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In the brief section on revolting punk music, by Millard, the author states how disco music basically gave rise to a new perspective on music as a whole.  The birth of disco shifted gears in the taste of music from the general public, which then made the popularities of other genres decline, such as, pop and punk music.  Disco was purely made from the use of synthesizers and other electronic equipments in order to create such distinct, translucive, party/club-like sounds.  Some thought this method was well-crafted in making music, while others thought it was unoriginal, in accordance to the electronic era.  Soon, disco music became more popularized, as the fame in pop/ punk music dropped, which led to the rise of various punk revolting groups.  To name a few were: the Sex Pistols, the Clash, etc.  They revolted against various social/political movements, which gave more freedom to voice in music, in some ways.  Like the Sex Pistols once had said, “We’re not into music. We’re into chaos” (311).  This statement was pretty straightforward in describing what was going on then; and how serious these bands were in portraying their views about various social/political issues.

In chapter 15, Millard talks about the invention of cassette tapes as well as walkman players and how it allowed people to music more freely.  It also allowed people to record their tracks, and led to the rise of boom boxes, etc.  Chapter 17 takes it to another level, with the invention of compact-discs and CD players.  Upon reading this chapter, I didn’t realize how quick such changes were made; that technology was advancing rapidly which impacted society greatly.  The invention of compact-discs in various parts of Europe and Japan made it possible for people to listen to music more efficiently and for longer lengths of duration.  The quality of recorded music and sound was also significantly elevated as well.

Richard Dyre’s article talks about how disco music affected the society in a very consumer-capitalist way.  Disco music was a way of getting people’s attention; advertising viewers to buy various commercial products and goods.  Dyre seems to take a negative spin on how it affects the consumer culture, and that instead of appreciating the music as an art, people may see it as a catalyst for attraction in purchasing goods.  The popularity for disco music had rose so much to the point where it was being used for commercial advertising.  The author also mentions eroticism, in saying how disco music is a way of expression using the body when dancing, romanticism-disco as a form of art and deeper meaning, as well as materialism-going back to the whole idea of disco music as a way of manipulating capitalism.  All of these ideas illustrate how disco music was indeed popular not just for advertising purposes but it was a true art form in itself.

Musical Analysis: ‘Outside Castle’ by H.O.T (revised) November 7, 2010

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It all began after the magnificent reign of ‘Seo Taiji & Boys’ (famous K-pop group in the early 90s) who actually started this particular trend which is known as K-pop today.  Right out of the shell came the birth of H.O.T also known as ‘High-five Of Teenagers’, in 1996, who later became one of the well-known trendsetters of ‘teen idol groups’.  With numerous genres, such as, pop, ballad, dance, rap, rock, etc., the five-member boy group was unstoppable with their endless musical moves.  The group consists of leader/sub vocals/rapper Moon Hee Jun, lead vocals Kangta, main rapper: Jang Woo Hyuk, Tony An (English rapper/ sub vocals), and Lee Jae Won (sub vocals/sub rapper), signed under SM (Lee Soo Man) Entertainment in South Korea.  Not only were these five gentlemen good-looking, they were purely talented as well.  Soon, alongside many others like ‘Seo Taiji’ the ultimate king of K-pop (rock), H.O.T grew immensely popular.  They were loved by many fans across the nation.  But unfortunately in 2001, they had to disband due to contract issues.  Nonetheless, they were able to turn the Korean music industry around.  On a side note, it is said that legendary H.O.T are to unite once again just like old times in 2011 (www.wikipedia.org).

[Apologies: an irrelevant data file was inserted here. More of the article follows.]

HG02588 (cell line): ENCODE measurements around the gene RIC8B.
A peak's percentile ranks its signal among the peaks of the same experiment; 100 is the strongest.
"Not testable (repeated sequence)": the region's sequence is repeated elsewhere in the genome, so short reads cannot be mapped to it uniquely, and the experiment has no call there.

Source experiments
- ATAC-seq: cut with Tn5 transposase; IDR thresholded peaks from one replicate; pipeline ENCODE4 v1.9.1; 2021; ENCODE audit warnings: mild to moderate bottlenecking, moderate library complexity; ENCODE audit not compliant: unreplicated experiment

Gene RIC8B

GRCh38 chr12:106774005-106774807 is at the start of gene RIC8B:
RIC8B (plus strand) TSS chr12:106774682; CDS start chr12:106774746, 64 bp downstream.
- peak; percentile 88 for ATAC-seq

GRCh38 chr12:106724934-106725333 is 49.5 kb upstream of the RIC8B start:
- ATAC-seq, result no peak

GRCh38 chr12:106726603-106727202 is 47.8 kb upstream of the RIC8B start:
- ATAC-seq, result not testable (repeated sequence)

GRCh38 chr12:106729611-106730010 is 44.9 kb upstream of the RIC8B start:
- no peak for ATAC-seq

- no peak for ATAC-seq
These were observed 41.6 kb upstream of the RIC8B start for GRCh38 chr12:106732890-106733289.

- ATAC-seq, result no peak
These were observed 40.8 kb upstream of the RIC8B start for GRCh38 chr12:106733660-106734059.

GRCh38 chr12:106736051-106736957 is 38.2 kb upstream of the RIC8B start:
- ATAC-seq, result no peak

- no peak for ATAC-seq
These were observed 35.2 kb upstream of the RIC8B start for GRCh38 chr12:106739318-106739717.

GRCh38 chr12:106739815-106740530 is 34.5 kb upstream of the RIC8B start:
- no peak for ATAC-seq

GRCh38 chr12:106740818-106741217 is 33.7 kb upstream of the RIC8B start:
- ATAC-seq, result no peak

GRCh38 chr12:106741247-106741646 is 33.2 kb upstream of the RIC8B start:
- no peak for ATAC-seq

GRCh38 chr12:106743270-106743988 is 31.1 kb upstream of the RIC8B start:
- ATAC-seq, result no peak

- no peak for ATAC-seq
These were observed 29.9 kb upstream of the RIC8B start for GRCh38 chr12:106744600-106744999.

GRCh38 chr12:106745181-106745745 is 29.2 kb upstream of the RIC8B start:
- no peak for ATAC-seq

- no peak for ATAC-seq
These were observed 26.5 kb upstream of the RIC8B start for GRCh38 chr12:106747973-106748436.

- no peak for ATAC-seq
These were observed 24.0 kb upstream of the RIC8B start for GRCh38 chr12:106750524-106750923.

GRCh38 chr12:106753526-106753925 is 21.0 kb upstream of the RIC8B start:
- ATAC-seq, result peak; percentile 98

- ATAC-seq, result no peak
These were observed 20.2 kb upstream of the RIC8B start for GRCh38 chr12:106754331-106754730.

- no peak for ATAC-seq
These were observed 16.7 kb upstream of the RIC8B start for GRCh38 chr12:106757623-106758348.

Throughout their career, the group produced a total of five record albums excluding live performances and other discography.  For this musical analysis, I will particularly be focusing on their last full album which was released on October 2, 2000, before their disbandment.  With the start of the new millennium, H.O.T came out with their 5th album titled ‘They are nothing different with us’.  The song that I will be thoroughly analyzing is their promoter song, ‘Outside Castle (The Castle Outsiders)’.  Unlike the group’s previous albums/songs, the song is composed of a mixture of multiple genres: classical (orchestra), pop, ballad/r&b, rap, rock, and opera; all in one song.  The leader of H.O.T Moon Hee Jun personally wrote the lyrics and composed the song himself.  The lyrics/song was created to illustrate the very hearts and emotions of disabled people and how they should be treated rightly in society.  He, along with Jang Woo Hyuk choreographed the dance moves as well.  The entire song is sung in Korean with some rapping done in English.